I read a book on vacation, Lawrence Gonzales’s, Surviving Survival: The Art and Science of Resilience. He has a very different take on resilience than Siebert does. His chapter 14 is entitled “The Science of Adaptation: There’s No Revenge Like Success.” How can you not like a chapter like that??
Things happen to each of us. The best ways to deal with them are:
Some of the worst ways to deal with them are, Projection (blaming someone else), Passive aggression, Dissociation (being in denial), Acting out, Fantasy, Hypochondriasis. For those of you who are familiar with congruence, you’ll notice that these are all incongruent stances. Not surprising at all.
If you look at the categories of this blog, you will not find the worst ways. You will find the best ways. Okay, now that I’m done breaking my arm patting myself on my back, let’s get down to business. Although I do love Gonzales’ writing, and I will give this book a 5-star review, he still missed the boat in one crucial area. He focused too much on the actual event being survived, and not the daily existence post-event.
I’m not surprised. The drama is all in the event. Gonzales is great at writing the drama. There is little drama post-event. All the drama is in the small wins, in our survivor emotions. But it’s in our small wins, in our adaptations, in our ability to see reality, in our daily triumphs over our rage that our survival starts, takes hold and thrives. That would have been impossible to write. How could I ask him to? Yet, that’s what I wanted.
Let me tell you the story of our vacation. First, we woke up early, 4am or so in Boston, to fly to Denver. Changing planes is an event. I need a cart to bring me to the next gate. Can I get a cart? No. I have to wait for 20 minutes, and almost miss the next flight. I send Mark and Daughter#2 ahead. They can walk fast enough to get there. I am not capable of walking the half- to three-quarters mile walk in the airport. It’s not my legs—they are plenty strong. My vision, my oscillopsia, my dizziness is too much for me. I’m exhausted after 20 yards.
Take a moving sidewalk, you say? Good idea. I tried. The sidewalks jerk at the beginning and ends. The moving sidewalks irritate my oscillopsia even more. I can’t take them. I need the cart, but it won’t come.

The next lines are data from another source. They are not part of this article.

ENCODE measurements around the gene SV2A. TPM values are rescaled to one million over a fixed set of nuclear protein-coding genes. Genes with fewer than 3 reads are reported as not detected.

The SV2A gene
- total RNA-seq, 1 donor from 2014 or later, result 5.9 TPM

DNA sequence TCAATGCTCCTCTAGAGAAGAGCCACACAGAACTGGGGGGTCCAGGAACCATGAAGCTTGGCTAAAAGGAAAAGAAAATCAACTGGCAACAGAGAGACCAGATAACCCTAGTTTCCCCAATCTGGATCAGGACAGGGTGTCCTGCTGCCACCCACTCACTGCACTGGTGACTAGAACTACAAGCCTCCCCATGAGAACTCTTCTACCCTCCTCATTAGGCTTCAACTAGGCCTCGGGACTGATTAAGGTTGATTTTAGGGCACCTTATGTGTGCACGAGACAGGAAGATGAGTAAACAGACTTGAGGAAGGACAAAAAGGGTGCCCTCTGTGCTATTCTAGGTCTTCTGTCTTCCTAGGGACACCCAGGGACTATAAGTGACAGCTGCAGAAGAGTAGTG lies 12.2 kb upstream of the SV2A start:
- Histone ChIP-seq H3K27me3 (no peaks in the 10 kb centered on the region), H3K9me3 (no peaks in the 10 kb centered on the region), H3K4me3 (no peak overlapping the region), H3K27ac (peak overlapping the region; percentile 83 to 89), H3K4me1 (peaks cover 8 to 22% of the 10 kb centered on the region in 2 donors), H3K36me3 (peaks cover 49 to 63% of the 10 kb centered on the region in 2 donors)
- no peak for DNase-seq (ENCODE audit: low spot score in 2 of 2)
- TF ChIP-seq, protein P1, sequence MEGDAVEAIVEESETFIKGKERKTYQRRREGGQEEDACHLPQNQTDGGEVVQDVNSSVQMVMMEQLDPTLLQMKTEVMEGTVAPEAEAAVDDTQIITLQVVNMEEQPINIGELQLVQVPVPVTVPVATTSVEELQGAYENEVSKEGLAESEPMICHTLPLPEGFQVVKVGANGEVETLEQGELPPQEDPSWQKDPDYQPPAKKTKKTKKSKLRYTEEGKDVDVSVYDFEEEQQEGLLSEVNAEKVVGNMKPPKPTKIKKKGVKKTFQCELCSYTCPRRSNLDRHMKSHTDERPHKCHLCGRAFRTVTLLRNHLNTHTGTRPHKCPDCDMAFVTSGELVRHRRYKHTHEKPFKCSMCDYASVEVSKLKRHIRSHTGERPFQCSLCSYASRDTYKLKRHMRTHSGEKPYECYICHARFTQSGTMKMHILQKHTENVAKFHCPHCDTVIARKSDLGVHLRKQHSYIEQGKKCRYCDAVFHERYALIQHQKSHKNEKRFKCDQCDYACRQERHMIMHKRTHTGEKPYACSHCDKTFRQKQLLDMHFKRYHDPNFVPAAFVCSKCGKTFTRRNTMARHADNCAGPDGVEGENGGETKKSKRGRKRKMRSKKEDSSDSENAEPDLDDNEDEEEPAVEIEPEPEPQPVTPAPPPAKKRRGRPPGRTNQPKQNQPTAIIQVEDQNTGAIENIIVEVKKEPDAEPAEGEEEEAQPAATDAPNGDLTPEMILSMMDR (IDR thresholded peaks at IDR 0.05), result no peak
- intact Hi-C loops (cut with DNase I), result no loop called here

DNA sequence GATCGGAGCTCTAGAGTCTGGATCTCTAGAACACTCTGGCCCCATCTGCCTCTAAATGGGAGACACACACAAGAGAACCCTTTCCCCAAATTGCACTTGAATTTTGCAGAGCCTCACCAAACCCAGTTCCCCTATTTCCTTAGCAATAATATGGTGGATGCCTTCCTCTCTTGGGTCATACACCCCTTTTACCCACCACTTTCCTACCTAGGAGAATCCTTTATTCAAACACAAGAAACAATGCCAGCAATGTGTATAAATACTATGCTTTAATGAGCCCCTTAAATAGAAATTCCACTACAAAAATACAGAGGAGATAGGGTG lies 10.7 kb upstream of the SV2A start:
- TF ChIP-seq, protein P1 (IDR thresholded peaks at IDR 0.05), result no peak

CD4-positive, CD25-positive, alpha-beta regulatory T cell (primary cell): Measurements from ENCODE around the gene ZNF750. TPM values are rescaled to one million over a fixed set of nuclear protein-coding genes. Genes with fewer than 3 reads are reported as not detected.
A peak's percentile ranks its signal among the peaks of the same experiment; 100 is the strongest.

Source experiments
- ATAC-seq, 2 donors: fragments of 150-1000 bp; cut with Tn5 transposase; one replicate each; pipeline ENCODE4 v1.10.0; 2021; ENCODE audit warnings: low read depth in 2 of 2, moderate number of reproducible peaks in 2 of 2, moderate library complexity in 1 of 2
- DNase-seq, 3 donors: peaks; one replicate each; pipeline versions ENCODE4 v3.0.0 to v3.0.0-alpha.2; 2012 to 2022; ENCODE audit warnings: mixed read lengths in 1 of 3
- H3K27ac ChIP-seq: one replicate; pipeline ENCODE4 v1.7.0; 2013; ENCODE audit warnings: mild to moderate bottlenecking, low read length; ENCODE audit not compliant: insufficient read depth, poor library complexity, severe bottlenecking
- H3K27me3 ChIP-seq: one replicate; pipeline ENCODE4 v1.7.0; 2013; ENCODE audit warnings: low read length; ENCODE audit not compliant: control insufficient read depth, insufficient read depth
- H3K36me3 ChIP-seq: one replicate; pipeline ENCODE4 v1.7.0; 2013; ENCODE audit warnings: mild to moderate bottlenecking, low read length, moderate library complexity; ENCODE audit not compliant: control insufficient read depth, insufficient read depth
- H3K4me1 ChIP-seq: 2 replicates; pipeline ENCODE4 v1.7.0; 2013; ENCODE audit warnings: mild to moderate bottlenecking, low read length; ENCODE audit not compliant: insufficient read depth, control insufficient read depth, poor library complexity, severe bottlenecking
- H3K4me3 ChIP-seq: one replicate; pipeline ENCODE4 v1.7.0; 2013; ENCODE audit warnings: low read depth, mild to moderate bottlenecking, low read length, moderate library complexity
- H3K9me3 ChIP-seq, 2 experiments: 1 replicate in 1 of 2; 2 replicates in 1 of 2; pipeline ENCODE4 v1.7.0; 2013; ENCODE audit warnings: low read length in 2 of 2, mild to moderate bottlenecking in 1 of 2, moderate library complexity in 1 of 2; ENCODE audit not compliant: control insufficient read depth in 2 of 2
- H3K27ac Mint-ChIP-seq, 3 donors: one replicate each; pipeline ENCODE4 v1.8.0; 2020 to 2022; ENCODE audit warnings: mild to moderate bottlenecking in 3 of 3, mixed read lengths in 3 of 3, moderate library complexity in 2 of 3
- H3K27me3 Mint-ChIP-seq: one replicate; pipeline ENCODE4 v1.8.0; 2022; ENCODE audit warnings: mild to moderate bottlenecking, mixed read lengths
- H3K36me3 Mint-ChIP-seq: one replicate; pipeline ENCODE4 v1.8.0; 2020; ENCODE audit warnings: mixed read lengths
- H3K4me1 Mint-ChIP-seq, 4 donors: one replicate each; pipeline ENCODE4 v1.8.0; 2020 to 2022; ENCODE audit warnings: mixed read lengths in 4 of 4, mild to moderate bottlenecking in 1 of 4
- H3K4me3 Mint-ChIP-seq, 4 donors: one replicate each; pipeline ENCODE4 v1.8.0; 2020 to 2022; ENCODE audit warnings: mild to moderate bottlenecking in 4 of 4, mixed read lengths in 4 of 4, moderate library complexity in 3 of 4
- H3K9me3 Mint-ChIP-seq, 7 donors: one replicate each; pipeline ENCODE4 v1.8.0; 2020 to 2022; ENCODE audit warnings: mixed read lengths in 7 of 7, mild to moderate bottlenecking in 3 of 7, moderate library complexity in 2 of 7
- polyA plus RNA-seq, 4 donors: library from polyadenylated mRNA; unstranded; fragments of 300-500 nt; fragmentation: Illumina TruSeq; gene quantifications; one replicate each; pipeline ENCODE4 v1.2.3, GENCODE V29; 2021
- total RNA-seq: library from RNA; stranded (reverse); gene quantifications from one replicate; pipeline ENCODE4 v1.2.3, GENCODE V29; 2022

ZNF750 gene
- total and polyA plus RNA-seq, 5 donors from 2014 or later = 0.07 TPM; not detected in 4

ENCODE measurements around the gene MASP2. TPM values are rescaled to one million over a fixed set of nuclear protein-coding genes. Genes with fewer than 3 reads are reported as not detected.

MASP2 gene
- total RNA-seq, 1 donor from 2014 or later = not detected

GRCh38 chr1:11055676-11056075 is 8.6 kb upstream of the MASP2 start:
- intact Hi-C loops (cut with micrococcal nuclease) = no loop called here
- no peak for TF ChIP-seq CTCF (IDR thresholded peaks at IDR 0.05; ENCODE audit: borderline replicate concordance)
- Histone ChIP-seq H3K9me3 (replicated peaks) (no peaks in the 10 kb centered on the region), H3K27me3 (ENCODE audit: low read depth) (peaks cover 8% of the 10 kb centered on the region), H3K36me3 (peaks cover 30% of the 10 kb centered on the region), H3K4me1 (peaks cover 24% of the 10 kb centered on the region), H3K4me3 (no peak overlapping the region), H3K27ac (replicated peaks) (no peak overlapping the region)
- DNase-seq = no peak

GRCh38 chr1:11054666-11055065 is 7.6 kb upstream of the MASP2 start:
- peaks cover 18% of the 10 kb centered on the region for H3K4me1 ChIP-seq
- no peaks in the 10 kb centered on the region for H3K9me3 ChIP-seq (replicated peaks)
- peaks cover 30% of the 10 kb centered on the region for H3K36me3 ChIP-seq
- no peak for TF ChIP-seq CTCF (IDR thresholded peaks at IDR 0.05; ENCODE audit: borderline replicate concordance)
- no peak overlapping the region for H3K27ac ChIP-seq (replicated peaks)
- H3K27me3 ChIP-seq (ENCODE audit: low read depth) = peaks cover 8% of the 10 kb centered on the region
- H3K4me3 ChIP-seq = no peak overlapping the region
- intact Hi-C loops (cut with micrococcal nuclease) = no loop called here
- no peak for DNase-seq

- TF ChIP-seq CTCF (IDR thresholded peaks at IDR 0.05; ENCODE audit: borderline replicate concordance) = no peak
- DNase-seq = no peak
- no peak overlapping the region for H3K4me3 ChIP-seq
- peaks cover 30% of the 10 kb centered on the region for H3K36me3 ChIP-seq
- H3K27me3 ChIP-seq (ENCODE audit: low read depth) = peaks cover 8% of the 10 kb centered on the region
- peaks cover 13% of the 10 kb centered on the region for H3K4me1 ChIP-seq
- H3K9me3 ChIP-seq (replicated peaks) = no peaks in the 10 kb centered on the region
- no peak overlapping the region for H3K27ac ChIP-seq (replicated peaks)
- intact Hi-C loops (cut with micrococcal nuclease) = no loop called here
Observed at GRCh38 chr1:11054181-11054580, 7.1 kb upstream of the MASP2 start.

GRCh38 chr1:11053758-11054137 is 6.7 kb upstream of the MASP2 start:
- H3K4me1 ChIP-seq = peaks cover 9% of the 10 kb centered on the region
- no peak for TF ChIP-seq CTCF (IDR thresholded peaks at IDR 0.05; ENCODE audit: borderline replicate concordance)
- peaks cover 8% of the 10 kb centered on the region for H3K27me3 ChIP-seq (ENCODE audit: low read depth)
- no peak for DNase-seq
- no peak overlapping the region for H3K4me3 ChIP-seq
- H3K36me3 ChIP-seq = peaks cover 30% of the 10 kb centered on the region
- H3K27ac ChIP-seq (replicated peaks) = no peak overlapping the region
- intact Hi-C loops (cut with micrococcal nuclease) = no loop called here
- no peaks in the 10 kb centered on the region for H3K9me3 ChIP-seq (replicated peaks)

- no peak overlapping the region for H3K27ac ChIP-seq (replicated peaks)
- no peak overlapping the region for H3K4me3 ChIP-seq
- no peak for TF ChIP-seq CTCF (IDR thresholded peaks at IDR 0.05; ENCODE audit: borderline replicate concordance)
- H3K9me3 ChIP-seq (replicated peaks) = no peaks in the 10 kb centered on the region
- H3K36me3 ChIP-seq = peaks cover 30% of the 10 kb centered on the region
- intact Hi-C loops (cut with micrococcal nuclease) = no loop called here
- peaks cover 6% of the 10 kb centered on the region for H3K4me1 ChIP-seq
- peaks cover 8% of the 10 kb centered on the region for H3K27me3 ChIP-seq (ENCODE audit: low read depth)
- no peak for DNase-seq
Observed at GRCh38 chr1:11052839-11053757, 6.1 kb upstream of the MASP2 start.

I finally got to the next gate, and got on the plane 3 minutes before the gate closed. The small plane bumped along. I needed a wheelchair once we disembarked, I was so dizzy.
We drove to Vail. Stopped for lunch along the way. Waited for our room to be ready in a cold hotel lobby. Most people would be fine. A little tired, but okay. Me? I could barely walk. Between the cold, the bumps, my tiredness, it was all too much. My knee was fine. It was my oscillopsia. I could barely see where I was going, my vision was bouncing so badly.
When my vision bounces like that, I get angry. I am frustrated. When I’m at home, I sit down and read. But when I have to walk down a hallway and I can’t see where I’m going? I’m literally bouncing off the walls. Mark is walking ahead of us. I’m holding onto Daughter #2’s arm because I can’t tell where the floor is. When my vision bounces, I have no idea where down is.
I’m so angry and frustrated I could cry. That’s the story of survival I want to hear. What do other people do then? Do other people keep their sense of humor? I don’t. My rage is overwhelming.
This is an example of a post-event story. My vertigo attack? That’s the event. It’s dramatic enough. Learning how I discovered about my hemorrhage and the tumor, that’s dramatic. But, how I deal with my daily life—that’s the post-event story. That’s surviving survival.
There were a few of those post-event stories. Not too many. I’m not surprised. How many people would share their worst selves with Gonzales?
The stories in the book are wonderful, inspiring. For me, one of the best parts is Chapter 15, The Rules of Life. Gonzales has 12 rules to live by. They are not exactly the categories of this blog, but they are darn close :-)
- Want it, need it, have it. In my words, do something you love.
- Be here now. Stay in the present. Don’t plan too far in the future.
- Be patient. What I say is: slow down to go faster.
- Be tough. Build your mental, physical, and emotional toughness
- Get the small picture. For me, this is taking one small step and getting feedback.
- Put things in their place. For me, this is not letting the threat of a vertigo attack control me.
- Work, Work, Work. I don’t work all the time. And, I love what I do. If you looked at my writing output last year, you’ll notice it increased. That was by design.
- See One, Do One, Teach One. I’m experimenting with how I teach about this. By starting this blog, I’m learning how to teach about adapting to a new life. My pecha kucha is one way.
- Touch Someone. Hey, I’ve got you folks!! And I am very grateful for that.
- Be Grateful. I am. Believe me, I am.
- Walk the Walk. When you act is if you are better, you can talk yourself into it.
- Life is Deep; Shallow Up. Keep your sense of humor. I am certainly trying!
I recommend this book, if for nothing else than these rules. I loved the stories. Gonzales is a great writer. You don’t have to have something or be suffering with something to be inspired by the book. I’ll have to figure out how to write a smaller review on Amazon, won’t I?
- Which Kind of Stubborn Are You Today?
- We Control Our Lives, Not Our Deaths